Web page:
By J. Michael Willard
The meeting dance is more exotic than the Brazilian Samba. It is more frenzied than the Cuban Rumba. It is more deadly to an organization than the venomous Black Mamba.
You get the alliterative point.
It begins with a precise meeting time, usually at the top of the hour or on the half hour. A few people timidly gather around the conference table, glancing at watches.
One person pokes his head in the door, coughs like a cat with a fur ball to get attention, and then quickly retreats, realizing that not all people are present.
Then, in turn, another person currently at the table, in one fluid and exquisite move gets up, does a slight curtsy and slowly strolls out the door, usually leaving a pen and paper on the table, a sign he or she will return.
This is repeated to the tune of the Virginia Waltz for 15 or 20 minutes, when, quite by accident, all arrive at the same place at approximately the same time.
Then, of course, someone’s cell phone rings, Joe having forgotten to silence it, and his wife wants to remind him to pick up bread and milk at the 7–11 on his way home.
The basics of a good meeting never change, sort of like a pair of argyle socks that stay on those stinky feet until the home team’s winning streak ends. It is made up of an objective and an agenda on how to get there.
Slides, advanced computer graphics, gee-whiz video equipment are all fluffy add-ons, and generally do little to move the agenda. But, they might not hurt — sort of like the old saw about chicken soup for a cold.
You probably thought these paragraphs were about lateness; which, to an extent they are, but they really have more to do with the wasting “life” time, and tardiness is merely one manifestation of its collateral damage.
When you reach age 40, you begin thinking about your own mortality. When you reach the 50 marker, you find yourself grabbing the Economist magazine, and turning first to the obituary page, the publications own cemetery for the famous and infamous.
At 60, you are in the Yellow Leaf period, quickly heading to that Noble Rot stage. At this point, you are selfishly protective of every gulp of breath. This is not a bad thing.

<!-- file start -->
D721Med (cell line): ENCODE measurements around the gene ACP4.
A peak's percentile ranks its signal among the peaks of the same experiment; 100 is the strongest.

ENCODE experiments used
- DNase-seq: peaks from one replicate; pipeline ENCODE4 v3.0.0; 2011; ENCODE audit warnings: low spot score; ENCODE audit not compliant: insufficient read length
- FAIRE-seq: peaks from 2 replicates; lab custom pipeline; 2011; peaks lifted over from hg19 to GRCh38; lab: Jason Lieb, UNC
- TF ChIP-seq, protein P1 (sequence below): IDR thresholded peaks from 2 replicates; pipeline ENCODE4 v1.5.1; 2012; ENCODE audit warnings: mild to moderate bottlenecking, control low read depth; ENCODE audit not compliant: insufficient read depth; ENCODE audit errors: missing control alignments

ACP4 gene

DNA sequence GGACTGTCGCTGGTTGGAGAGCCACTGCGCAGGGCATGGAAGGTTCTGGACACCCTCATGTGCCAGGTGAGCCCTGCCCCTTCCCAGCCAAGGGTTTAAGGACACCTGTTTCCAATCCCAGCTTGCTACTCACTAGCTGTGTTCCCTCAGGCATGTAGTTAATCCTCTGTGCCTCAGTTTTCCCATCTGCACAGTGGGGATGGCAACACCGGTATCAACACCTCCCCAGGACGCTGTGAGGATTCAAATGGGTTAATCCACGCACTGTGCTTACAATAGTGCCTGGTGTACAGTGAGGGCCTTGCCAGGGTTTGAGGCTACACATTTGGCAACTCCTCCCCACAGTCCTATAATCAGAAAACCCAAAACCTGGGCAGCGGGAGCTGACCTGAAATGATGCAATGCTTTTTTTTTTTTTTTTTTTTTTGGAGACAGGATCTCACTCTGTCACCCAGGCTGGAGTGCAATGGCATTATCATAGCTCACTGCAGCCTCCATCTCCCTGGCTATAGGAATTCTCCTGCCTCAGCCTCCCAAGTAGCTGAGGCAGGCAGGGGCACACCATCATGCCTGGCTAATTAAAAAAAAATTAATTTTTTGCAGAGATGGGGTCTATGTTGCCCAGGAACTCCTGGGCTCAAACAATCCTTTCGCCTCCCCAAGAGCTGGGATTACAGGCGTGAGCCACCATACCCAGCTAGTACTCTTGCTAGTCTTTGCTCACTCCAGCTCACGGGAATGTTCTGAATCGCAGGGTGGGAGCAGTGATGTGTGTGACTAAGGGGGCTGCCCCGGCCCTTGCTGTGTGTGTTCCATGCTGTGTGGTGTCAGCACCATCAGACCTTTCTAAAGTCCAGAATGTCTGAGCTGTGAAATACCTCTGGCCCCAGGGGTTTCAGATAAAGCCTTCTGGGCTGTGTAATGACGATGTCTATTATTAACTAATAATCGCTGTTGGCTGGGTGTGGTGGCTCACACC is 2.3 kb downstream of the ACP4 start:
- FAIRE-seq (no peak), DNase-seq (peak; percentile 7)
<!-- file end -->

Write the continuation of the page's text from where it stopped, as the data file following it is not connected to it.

A few years back I wrote a book called “The Portfolio Bubble: Surviving Professionally at 60”. It was all about making the most of one’s time, sort of like a metaphorical Heimlich maneuver for those who believe work life doesn’t end when the first grandchild comes along.
While recognizing that Sun City, big three-wheelers and shuffleboard courts are fine for a large segment of the population, others would rather suck down a soda pop with an arsenic chaser than retire.
Until I was nearly 50, I could sit and watch automobiles race around a circle via a television screen for half of a Sunday afternoon. I could take in a movie that I knew to be mediocre just for the sake of munching on a big box of popcorn.
I could watch big boys play little boys games such as baseball, realizing that a single contest in a 160 game schedule probably won’t make a lot of difference in my life.
Don’t get me wrong.
There is nothing I would like better than to be in the stands behind the third-base line, watching my Atlanta Braves. Going to see a Darlington 500 NASCAR race, and even serving as a member of a pit crew, was the thrill of a lifetime. I also believe movies are great entertainment and have a lot to teach about life.
However, as one gets a little older, he or she is increasingly worried about being what I call “late for life”. The condition is not fatal, and can be changed on a dime.
Mainly, and I’m preaching here, we simply need to show up for the moments we really enjoy, and zone and zonk out the confetti clutter.
In the twilight of a career and life, you should pamper yourself.
Sign up for those tap dancing lessons — you’ve always admired Fred Astaire and Ginger Rogers. What about that guitar gathering dust in the closet?
Really, Sergei Vasilyevich Rachmaninoff’s Symphony №1 in D minor, can’t be that difficult on a guitar.
Go for it.